Zomb-er event: Inaugural Zombie 5K draws hundreds

zombie-attackcityhallZombies race past City Hall and MORE PHOTOS.

When director Brian Wimer first conceived of the zombie-laden running race as a guerrilla marketing tool for his new film, Danger. Zombies. Run., he figured he might get a hundred people or so willing to don deathly makeup to run after willing victims through the streets of downtown Charlottesville.

Apparently, the director of the award-winning Mantra and other horror fare tapped an unrecognized demand for zombie-related athletic events, as approximately 500 runners, some who traveled from out-of-state, participated in the inaugural "Zombie 5K" on Sunday, October 17. They filled the streets with staggering–- or sprinting–- undead hot on the trail of human runners.

"Everybody had a good time," says Wimer, who expressed relief that his biggest fear was not realized. "No one got hurt!" he exclaimed.


While some might have believed that Wimer sponsored another zombie-related event the night before the race– the decidedly adult-themed "Sexy Zombie Jello Wrestling" at R2 nightclub– Wimer says he did not, but he did film it as a possible DVD extra for his film. He does hope to hold a family-friendly zombie bake sale at the City Market before the Saturday, October 30 premiere of the new film at the Paramount. (It will screen again on Friday, November 5 during the Virginia Film Festival.)

Putting together a road race is a bit more complicated than baking cookies, and Wimer says at one point his producer encouraged him to cancel the run when details like lining up insurance and a police presence seemed like insurmountable financial challenges.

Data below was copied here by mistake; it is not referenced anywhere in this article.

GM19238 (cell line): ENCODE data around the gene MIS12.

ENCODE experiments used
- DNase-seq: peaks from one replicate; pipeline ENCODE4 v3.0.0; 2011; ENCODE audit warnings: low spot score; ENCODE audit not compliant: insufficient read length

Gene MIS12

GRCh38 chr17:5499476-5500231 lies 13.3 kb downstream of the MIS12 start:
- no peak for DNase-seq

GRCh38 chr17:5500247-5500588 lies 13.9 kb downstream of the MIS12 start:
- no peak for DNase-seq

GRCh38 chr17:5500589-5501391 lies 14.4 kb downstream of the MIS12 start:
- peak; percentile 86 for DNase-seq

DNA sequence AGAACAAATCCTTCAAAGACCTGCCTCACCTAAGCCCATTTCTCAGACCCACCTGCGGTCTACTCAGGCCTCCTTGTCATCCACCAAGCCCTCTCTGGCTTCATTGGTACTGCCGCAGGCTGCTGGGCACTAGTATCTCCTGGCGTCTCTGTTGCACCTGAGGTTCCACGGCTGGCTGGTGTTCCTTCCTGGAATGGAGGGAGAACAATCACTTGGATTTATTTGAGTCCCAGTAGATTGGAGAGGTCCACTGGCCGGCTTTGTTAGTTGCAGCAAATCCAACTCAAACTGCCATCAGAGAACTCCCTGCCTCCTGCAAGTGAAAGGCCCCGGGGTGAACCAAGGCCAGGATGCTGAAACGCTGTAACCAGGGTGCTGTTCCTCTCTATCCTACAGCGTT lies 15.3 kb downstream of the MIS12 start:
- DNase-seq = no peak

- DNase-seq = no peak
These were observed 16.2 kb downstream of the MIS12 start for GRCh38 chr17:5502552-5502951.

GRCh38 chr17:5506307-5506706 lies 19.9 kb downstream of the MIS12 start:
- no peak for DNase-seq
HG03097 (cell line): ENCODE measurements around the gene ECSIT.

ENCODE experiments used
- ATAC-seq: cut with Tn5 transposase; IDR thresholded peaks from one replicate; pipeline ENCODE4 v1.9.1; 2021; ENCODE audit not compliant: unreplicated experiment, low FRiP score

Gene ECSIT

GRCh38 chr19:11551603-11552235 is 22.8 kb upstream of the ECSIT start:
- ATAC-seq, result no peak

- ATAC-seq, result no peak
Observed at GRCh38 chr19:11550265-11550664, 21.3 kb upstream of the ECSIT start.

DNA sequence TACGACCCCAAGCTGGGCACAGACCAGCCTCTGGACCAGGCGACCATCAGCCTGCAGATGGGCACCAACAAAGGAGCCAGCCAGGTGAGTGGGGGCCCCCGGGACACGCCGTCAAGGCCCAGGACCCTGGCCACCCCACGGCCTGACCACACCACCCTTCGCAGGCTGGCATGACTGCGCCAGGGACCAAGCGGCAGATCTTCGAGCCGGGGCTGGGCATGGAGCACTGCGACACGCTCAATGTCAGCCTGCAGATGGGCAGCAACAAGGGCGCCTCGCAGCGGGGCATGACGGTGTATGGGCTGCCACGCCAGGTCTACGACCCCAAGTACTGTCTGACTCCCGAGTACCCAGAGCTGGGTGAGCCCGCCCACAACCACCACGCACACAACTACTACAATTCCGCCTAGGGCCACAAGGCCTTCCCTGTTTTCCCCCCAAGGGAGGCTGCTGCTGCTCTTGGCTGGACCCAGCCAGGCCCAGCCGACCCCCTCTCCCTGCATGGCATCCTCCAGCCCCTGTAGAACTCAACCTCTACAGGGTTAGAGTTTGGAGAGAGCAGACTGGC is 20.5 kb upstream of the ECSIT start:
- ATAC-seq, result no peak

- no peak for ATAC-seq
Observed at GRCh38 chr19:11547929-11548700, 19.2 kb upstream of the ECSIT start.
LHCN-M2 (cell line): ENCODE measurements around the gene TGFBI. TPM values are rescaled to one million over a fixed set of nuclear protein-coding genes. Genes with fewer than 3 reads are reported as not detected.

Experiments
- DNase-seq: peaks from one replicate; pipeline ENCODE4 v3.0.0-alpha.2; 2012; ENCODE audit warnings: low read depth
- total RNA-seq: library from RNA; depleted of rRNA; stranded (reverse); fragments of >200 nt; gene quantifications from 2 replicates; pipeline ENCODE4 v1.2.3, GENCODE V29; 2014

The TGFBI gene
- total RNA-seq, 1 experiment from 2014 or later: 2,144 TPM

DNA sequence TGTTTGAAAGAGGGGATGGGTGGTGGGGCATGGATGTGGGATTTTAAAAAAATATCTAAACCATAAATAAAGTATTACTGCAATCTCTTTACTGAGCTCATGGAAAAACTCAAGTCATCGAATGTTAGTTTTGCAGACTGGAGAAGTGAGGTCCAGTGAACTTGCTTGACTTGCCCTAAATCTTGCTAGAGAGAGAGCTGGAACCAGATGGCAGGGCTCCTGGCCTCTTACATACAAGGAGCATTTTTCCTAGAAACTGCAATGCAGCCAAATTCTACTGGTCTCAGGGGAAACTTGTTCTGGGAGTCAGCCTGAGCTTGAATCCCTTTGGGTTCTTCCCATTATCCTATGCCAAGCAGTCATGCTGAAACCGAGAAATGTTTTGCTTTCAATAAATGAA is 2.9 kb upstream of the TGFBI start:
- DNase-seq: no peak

"I said, 'We make movies, we can do this!" he says. And when the registrations soared to 360 a few days before the race, Wimer says the idea of cutting off registration was considered–- although only briefly. "I said, 'No, no, let's let it grow on its own,'" says Wimer, who admits his confidence stemmed largely from the race's sponsorship by the Charlottesville Running Company. And grow it did.

Runners were divided into two groups: zombies and their would-be victims, the latter of which were given a 90-second head start. After one-and a half minutes, the zombies were released and let out a roar that sounded to would-be victims, blocks ahead, something like an stadium crowd–- albeit one that was ominously coming closer by the second. One seven-year-old runner burst into tears, but valiantly ran faster, determined to stay alive.

Human runners wore red ribbons taped to their backs that the zombies would rip–- flag football style–- to signal a "kill." The newly undead could be adorned with fake blood by a variety of characters posted along the route.

Wimer says feedback has been almost entirely positive, with the exception of several of the fastest human runners upset at being ambushed and killed by the slowest zombies as the runners completed the final portion of the track–- a stretch along the Downtown Mall that the race traveled twice.

"That was against the rules," says Wimer. "I feel bad–- some of those runners in the front were going so fast and then having someone take their lives... I guess that's just the way zombies are."

The race's winner was Michael Smayda, who finished in 18:19. Charlottesville Running Company has posted the results.

Perhaps the best news of the race is the money raised: around $3,000 after race expenses are covered, Wimer estimates. The money will be divided between a not-yet-named charity that brings healthy foods to the City Schools (perhaps the Buford School Garden, says Wimer) and Filmmakers Republik, a Central Virginia nonprofit supporting local films.

And for anyone who wanted to run this year but couldn't, Wimer says there's likely to be a repeat next year.

"Sounds like everybody wants it to happen again," he says. "Maybe it'll be clowns next time."


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